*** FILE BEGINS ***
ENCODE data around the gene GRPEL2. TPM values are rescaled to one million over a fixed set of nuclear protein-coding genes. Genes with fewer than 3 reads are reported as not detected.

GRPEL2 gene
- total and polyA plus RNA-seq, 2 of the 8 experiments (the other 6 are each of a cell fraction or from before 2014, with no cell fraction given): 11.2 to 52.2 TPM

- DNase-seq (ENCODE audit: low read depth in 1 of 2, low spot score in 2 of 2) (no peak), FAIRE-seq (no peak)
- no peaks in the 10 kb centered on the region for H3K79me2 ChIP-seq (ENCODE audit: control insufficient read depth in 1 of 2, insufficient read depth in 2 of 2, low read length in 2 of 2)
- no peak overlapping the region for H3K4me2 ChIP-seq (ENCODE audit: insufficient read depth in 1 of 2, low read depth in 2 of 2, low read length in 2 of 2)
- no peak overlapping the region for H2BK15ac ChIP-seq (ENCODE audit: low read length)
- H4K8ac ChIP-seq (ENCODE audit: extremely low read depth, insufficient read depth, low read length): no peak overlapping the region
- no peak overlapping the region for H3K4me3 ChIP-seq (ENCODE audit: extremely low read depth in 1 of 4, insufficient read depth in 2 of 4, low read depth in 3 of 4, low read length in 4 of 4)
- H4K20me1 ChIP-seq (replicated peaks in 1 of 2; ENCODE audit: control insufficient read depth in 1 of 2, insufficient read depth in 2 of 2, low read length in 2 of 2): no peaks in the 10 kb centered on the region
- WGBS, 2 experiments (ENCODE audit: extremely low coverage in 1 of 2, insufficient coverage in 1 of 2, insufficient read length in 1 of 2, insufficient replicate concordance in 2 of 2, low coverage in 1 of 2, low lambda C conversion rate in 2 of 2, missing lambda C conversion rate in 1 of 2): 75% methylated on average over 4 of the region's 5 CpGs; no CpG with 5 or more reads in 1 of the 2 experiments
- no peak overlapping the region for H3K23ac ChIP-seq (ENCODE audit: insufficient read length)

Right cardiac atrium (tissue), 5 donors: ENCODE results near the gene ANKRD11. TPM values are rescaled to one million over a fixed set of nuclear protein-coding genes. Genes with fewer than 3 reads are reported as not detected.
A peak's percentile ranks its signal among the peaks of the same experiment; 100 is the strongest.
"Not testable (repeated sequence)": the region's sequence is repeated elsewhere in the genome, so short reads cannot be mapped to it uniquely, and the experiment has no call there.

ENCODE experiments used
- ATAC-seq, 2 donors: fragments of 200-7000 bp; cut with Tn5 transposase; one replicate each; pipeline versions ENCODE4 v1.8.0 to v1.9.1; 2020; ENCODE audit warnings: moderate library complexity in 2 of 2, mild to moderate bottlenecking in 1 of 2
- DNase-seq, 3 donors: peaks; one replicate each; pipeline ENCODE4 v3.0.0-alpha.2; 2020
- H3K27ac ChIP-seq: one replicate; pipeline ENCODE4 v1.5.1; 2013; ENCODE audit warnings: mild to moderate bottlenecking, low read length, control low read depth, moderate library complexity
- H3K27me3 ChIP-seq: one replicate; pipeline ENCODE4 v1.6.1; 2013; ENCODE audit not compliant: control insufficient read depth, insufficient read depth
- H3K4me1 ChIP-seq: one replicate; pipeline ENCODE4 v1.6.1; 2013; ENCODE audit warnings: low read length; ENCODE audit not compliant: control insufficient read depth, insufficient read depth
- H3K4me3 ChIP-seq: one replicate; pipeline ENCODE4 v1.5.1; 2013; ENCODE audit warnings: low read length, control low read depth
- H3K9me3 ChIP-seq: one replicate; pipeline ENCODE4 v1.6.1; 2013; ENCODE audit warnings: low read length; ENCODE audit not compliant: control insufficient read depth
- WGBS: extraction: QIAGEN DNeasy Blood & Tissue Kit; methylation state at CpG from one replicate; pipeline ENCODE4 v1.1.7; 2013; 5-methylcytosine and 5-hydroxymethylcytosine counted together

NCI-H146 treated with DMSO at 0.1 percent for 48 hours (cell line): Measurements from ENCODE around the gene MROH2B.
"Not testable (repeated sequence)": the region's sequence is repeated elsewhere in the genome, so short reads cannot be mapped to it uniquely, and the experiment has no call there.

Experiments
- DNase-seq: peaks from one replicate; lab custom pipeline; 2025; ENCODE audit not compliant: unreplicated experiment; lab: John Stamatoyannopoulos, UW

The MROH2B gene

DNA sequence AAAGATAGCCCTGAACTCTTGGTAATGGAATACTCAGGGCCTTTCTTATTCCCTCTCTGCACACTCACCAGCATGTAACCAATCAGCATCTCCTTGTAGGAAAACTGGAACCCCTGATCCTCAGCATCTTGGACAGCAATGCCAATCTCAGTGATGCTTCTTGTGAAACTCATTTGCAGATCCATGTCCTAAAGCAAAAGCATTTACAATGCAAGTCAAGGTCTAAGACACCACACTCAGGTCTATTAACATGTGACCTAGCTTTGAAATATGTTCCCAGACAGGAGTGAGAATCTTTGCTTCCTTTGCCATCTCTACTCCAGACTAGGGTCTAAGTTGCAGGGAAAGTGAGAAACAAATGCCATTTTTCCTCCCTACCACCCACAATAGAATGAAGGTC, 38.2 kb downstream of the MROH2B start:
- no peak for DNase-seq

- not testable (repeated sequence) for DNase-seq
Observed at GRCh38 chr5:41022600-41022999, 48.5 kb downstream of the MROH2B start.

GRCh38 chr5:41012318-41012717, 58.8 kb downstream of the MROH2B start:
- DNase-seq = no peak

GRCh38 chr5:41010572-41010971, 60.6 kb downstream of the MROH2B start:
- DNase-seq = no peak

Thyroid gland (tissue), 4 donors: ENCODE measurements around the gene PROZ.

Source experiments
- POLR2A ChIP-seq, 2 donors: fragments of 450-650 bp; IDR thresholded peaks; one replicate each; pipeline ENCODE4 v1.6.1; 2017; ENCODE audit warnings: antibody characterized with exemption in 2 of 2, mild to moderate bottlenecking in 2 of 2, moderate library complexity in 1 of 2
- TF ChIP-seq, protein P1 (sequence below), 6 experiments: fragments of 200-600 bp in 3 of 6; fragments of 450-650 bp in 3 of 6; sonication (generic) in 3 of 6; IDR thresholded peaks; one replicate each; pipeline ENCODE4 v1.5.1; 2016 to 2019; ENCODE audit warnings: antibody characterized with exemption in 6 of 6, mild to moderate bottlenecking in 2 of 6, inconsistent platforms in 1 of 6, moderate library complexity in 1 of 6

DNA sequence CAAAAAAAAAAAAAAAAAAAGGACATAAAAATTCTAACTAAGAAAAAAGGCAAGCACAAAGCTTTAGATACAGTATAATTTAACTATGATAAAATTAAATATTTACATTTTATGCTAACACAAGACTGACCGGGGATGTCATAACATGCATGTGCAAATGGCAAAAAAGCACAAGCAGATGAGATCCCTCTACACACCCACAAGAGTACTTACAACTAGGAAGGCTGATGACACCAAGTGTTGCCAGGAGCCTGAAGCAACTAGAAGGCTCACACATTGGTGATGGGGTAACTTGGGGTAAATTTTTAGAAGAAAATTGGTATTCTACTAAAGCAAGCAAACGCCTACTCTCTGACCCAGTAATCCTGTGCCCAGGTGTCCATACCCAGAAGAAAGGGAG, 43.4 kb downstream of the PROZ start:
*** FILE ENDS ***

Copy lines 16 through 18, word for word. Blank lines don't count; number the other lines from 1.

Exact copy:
ENCODE experiments used
- ATAC-seq, 2 donors: fragments of 200-7000 bp; cut with Tn5 transposase; one replicate each; pipeline versions ENCODE4 v1.8.0 to v1.9.1; 2020; ENCODE audit warnings: moderate library complexity in 2 of 2, mild to moderate bottlenecking in 1 of 2
- DNase-seq, 3 donors: peaks; one replicate each; pipeline ENCODE4 v3.0.0-alpha.2; 2020